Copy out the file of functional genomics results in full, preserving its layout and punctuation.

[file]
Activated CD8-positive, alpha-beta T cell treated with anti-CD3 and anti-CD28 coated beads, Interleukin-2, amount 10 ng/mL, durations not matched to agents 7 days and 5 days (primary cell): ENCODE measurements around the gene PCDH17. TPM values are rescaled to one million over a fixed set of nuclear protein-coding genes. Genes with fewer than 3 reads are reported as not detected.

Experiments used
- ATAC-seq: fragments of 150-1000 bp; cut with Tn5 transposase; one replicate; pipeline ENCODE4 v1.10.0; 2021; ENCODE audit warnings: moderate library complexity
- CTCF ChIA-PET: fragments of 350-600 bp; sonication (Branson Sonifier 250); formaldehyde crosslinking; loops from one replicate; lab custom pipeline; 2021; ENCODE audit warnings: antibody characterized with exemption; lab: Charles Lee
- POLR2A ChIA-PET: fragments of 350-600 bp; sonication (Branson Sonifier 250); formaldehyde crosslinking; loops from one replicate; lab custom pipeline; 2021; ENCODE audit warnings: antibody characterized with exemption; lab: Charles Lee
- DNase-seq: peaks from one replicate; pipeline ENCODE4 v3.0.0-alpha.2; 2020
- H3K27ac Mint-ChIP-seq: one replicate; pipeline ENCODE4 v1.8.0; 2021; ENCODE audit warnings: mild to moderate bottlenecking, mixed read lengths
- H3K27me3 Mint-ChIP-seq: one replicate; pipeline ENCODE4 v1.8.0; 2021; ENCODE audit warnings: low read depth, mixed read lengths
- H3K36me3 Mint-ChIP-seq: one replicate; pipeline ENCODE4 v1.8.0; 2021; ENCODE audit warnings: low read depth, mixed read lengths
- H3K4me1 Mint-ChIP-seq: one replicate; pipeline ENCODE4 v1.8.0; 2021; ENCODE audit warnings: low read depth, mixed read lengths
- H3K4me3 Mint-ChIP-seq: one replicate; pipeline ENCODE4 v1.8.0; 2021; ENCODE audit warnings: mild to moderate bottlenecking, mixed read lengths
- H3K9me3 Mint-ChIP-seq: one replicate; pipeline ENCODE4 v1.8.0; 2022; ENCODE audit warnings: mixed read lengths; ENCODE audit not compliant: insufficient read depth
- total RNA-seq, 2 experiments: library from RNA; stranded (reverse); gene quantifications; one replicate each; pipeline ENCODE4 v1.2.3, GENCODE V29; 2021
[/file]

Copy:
Activated CD8-positive, alpha-beta T cell treated with anti-CD3 and anti-CD28 coated beads, Interleukin-2, amount 10 ng/mL, durations not matched to agents 7 days and 5 days (primary cell): ENCODE measurements around the gene PCDH17. TPM values are rescaled to one million over a fixed set of nuclear protein-coding genes. Genes with fewer than 3 reads are reported as not detected.

Experiments used
- ATAC-seq: fragments of 150-1000 bp; cut with Tn5 transposase; one replicate; pipeline ENCODE4 v1.10.0; 2021; ENCODE audit warnings: moderate library complexity
- CTCF ChIA-PET: fragments of 350-600 bp; sonication (Branson Sonifier 250); formaldehyde crosslinking; loops from one replicate; lab custom pipeline; 2021; ENCODE audit warnings: antibody characterized with exemption; lab: Charles Lee
- POLR2A ChIA-PET: fragments of 350-600 bp; sonication (Branson Sonifier 250); formaldehyde crosslinking; loops from one replicate; lab custom pipeline; 2021; ENCODE audit warnings: antibody characterized with exemption; lab: Charles Lee
- DNase-seq: peaks from one replicate; pipeline ENCODE4 v3.0.0-alpha.2; 2020
- H3K27ac Mint-ChIP-seq: one replicate; pipeline ENCODE4 v1.8.0; 2021; ENCODE audit warnings: mild to moderate bottlenecking, mixed read lengths
- H3K27me3 Mint-ChIP-seq: one replicate; pipeline ENCODE4 v1.8.0; 2021; ENCODE audit warnings: low read depth, mixed read lengths
- H3K36me3 Mint-ChIP-seq: one replicate; pipeline ENCODE4 v1.8.0; 2021; ENCODE audit warnings: low read depth, mixed read lengths
- H3K4me1 Mint-ChIP-seq: one replicate; pipeline ENCODE4 v1.8.0; 2021; ENCODE audit warnings: low read depth, mixed read lengths
- H3K4me3 Mint-ChIP-seq: one replicate; pipeline ENCODE4 v1.8.0; 2021; ENCODE audit warnings: mild to moderate bottlenecking, mixed read lengths
- H3K9me3 Mint-ChIP-seq: one replicate; pipeline ENCODE4 v1.8.0; 2022; ENCODE audit warnings: mixed read lengths; ENCODE audit not compliant: insufficient read depth
- total RNA-seq, 2 experiments: library from RNA; stranded (reverse); gene quantifications; one replicate each; pipeline ENCODE4 v1.2.3, GENCODE V29; 2021